India is among the world's top five defence spenders with its military budget at $50.7 billion, overtaking Saudi Arabia and Russia, according to a new report released today.
The US, China and the UK remain the top three defence spenders while India has the fourth largest military budget, followed by Saudi Arabia and Russia, according to the '2016 Jane's Defence Budgets Report', released by research firm HIS Markit.
India spent $50.7 billion this year on defence, up from $46.6 billion last year.
The report said that India is set to overtake Britain with the third-largest defence budget by 2018 as a result of its modernisation drive.
The US remained way ahead of the world with a budget of $622 billion, followed by China at $191.7 billion while the UK spent $53.8 billion on defence this year, Saudi Arabia $48.68 billion and Russia $48.44 billion.
After three years of budgetary constraints, the definitive UK-based defence magazine forecasts that Indian spending will rise from $38 billion in 2010 to $64 billion in 2020.
"Procurement spending has been constrained in India over the last three years as personnel costs have increased. However, what we expect to see from 2017 onwards is a military focused on modernisation. India needs new equipment to fulfil its modernisation drive. Over the next three years, India will re-emerge as a key growth market for defence suppliers," said Craig Caffrey, principal analyst for Asia-Pacific at 'HIS Janes'.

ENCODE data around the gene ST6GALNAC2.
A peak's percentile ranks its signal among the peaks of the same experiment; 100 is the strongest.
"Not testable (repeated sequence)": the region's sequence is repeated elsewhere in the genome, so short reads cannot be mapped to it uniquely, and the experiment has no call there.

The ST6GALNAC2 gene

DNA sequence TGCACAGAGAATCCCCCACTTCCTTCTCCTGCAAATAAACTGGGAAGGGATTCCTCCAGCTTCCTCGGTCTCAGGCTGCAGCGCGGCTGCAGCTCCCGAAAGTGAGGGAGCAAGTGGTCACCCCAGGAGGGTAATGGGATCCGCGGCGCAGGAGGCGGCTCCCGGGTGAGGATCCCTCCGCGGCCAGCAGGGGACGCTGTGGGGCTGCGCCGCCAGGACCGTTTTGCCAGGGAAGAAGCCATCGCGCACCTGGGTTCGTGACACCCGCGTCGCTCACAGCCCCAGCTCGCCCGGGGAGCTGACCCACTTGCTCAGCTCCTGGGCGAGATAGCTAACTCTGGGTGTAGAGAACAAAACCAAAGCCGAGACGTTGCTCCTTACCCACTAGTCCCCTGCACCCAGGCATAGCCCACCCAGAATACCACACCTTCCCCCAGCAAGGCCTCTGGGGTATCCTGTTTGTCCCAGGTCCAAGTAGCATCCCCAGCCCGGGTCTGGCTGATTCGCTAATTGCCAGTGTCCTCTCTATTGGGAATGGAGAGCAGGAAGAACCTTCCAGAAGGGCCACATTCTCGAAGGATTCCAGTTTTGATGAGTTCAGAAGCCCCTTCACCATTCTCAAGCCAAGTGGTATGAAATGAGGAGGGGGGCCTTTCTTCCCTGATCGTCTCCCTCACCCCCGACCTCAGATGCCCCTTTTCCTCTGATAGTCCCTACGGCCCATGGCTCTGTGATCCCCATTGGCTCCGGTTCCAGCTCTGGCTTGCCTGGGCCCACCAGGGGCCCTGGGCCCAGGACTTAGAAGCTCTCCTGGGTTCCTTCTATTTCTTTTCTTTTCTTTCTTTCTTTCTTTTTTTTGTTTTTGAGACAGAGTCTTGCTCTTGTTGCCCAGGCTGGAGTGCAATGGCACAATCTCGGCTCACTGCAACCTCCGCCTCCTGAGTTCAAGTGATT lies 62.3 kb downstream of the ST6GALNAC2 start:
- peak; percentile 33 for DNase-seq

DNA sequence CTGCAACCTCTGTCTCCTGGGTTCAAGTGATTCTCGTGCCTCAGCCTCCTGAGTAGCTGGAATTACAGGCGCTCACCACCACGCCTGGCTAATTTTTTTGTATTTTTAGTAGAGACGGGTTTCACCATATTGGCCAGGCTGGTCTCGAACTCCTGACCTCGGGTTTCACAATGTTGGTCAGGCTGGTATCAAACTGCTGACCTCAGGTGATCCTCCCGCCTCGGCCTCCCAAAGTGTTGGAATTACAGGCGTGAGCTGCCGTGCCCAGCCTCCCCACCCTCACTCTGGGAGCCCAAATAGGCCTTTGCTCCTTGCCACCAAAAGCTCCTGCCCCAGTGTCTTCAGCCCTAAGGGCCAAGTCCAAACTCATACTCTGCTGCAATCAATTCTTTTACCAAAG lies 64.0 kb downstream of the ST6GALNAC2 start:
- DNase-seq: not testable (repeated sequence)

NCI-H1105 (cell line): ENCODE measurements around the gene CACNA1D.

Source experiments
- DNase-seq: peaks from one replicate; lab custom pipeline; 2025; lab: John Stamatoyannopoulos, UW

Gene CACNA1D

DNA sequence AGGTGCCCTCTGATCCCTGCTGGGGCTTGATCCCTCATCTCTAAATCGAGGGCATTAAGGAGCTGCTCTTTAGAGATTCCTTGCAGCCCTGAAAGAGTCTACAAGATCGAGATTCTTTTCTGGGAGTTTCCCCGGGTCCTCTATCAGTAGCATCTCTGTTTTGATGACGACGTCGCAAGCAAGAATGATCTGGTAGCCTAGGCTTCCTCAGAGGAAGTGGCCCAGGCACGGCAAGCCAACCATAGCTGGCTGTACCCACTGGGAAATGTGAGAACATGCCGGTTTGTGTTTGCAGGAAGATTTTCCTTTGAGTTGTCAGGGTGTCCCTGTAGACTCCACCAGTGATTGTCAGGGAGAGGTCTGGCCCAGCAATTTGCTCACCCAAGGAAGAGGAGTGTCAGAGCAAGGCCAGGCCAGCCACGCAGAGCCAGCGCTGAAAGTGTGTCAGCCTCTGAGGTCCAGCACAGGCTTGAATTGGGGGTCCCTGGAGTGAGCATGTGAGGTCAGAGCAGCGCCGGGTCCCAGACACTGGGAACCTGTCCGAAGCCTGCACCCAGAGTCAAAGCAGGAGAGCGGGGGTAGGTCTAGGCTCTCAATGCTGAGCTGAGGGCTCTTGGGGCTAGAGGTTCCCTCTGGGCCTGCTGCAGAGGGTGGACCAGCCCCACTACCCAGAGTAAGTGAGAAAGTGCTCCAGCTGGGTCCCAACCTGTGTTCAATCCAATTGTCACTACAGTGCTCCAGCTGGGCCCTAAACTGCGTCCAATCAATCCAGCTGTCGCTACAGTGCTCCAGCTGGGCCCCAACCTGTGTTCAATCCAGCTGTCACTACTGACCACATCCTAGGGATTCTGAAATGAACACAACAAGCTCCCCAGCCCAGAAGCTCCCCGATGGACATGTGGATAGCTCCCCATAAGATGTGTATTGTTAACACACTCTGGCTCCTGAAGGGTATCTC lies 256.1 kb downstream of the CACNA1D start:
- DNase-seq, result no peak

The worldwide outlook shows that global defence spending rose by 1 per cent to $1.6 trillion this year, against 0.6 per cent in 2015.
This rise has been attributed largely to strategic threats posed by Russia and the Islamic State terror group in the Middle East.
"Defence spending returned to a healthy rate of growth in 2016, kicking off what we expect to be a decade of stronger global defence spending," said Fenella McGerty, principal analyst at 'IHS Janes'.
By 2020, China is forecast to be spending more than the whole of western Europe on defence and by 2025, more than all the states in the Asia-Pacific region combined.